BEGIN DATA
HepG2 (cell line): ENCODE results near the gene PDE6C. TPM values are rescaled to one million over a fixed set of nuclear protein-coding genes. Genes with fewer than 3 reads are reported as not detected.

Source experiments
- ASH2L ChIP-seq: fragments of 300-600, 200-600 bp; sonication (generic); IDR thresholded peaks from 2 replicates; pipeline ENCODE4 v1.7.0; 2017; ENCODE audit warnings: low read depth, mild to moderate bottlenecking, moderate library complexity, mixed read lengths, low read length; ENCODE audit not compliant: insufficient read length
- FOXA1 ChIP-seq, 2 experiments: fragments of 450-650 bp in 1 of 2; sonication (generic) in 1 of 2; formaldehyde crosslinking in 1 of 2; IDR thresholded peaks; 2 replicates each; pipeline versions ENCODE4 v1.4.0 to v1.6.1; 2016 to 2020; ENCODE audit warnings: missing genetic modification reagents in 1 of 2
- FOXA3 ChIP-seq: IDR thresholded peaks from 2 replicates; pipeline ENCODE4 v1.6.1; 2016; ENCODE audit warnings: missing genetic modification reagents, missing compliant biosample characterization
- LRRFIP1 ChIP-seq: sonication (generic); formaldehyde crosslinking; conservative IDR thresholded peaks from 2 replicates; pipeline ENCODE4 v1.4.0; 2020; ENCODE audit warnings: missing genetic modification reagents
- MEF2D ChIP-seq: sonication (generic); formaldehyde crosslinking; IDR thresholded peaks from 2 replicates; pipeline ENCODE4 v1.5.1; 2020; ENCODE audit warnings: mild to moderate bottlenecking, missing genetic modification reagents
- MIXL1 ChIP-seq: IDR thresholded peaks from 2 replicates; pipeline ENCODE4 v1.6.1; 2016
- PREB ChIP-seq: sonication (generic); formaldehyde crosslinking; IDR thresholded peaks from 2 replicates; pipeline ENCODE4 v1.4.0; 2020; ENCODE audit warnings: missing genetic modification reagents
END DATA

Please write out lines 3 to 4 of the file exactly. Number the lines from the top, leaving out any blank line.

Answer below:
- ASH2L ChIP-seq: fragments of 300-600, 200-600 bp; sonication (generic); IDR thresholded peaks from 2 replicates; pipeline ENCODE4 v1.7.0; 2017; ENCODE audit warnings: low read depth, mild to moderate bottlenecking, moderate library complexity, mixed read lengths, low read length; ENCODE audit not compliant: insufficient read length
- FOXA1 ChIP-seq, 2 experiments: fragments of 450-650 bp in 1 of 2; sonication (generic) in 1 of 2; formaldehyde crosslinking in 1 of 2; IDR thresholded peaks; 2 replicates each; pipeline versions ENCODE4 v1.4.0 to v1.6.1; 2016 to 2020; ENCODE audit warnings: missing genetic modification reagents in 1 of 2